Primary care physician salaries are rising, but how long will it last?

August 9, 2013

It’s not news that the U.S. is facing a shortage of primary care physicians. But Gibb Wingate, senior recruiting consultant for the Delta Companies, says physicians need to seize opportunities in the next few years, before that urgency begins to taper off.

 

It’s not news that the U.S. is facing a shortage of primary care physicians. But Gibb Wingate, senior recruiting consultant for the Delta Companies, says physicians need to seize opportunities in the next few years, before that urgency begins to taper off.

“Now is the time to capitalize on your value. Lock yourself into a great long-term deal,” Wingate says.

The Delta Companies’ Physician Recruiting Standard report shows that from July 2012 to June 2013, primary care accounted for 60% of the searches initiated by specialty grouping.

This year and next, physicians will see higher salaries and bigger sign-on bonuses, as facilities do whatever it takes to find new hires, Wingate says.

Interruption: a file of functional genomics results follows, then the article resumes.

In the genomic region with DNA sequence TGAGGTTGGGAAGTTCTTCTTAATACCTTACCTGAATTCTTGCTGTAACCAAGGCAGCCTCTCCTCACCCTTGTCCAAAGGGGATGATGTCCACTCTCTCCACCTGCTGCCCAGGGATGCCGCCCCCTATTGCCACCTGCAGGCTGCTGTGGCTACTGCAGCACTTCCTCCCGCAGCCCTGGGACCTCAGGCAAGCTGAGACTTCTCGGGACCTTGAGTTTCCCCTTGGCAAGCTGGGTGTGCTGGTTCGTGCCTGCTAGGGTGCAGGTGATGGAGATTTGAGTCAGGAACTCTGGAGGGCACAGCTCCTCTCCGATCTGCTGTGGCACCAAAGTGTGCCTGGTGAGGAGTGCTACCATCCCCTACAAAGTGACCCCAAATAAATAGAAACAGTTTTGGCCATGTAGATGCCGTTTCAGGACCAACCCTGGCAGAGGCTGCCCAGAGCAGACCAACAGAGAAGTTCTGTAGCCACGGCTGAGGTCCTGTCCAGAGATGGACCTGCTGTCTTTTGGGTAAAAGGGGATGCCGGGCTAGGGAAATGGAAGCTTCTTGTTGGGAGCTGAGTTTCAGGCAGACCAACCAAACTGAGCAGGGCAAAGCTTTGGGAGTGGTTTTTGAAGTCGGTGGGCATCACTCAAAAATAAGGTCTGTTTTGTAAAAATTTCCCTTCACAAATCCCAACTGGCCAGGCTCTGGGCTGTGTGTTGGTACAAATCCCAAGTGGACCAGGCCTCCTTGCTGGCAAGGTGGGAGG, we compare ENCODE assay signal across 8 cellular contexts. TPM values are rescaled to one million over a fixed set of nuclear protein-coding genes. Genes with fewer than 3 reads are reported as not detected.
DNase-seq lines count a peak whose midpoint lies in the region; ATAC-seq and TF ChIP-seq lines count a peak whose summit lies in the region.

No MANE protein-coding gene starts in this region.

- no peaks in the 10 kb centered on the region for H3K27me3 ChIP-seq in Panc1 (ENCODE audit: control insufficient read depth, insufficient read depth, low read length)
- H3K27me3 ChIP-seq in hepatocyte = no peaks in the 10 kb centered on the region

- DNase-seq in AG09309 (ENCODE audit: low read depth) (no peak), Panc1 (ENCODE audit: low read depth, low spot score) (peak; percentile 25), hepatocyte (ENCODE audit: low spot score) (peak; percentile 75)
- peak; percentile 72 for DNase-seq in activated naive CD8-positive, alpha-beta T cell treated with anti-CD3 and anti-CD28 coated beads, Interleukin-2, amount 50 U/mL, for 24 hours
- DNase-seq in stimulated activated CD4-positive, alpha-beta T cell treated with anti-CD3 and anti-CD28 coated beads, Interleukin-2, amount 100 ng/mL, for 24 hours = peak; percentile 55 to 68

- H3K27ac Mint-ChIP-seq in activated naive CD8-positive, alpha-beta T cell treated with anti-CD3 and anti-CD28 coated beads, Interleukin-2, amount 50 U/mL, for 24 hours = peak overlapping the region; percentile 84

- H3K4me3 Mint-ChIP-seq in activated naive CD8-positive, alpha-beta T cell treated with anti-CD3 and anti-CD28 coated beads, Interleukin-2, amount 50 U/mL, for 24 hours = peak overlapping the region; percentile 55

But when negotiating your price point, location will make all the difference. He says for example, clients in New York may offer compensation in the 20th percentile because it is such a sought-after area by physicians. In contrast, a client in Iowa is offering a $200,000 sign-on bonus because the applicants are fewer.

“When people think about where they want to move, they think Portland or Boston. They don’t think Omaha,” he says. “The coasts are over saturated, because it’s often considered a more desirable place to live. But for anyone willing to move to the Midwest, you can make about twice as much money.”

He warns that although primary care physicians remain in high demand now, he predicts that may eventually reach a breaking point in about five years, as facilities begin to rely more heavily on physician assistants and nurse practitioners to fill the gaps in care.

“The need for primary care is growing,” he says. “Where the scale could tip for physicians is when the smaller communities really start wrapping their arms around the mid-level. At some points, hospitals and practices will have to start looking for help other places.”

 

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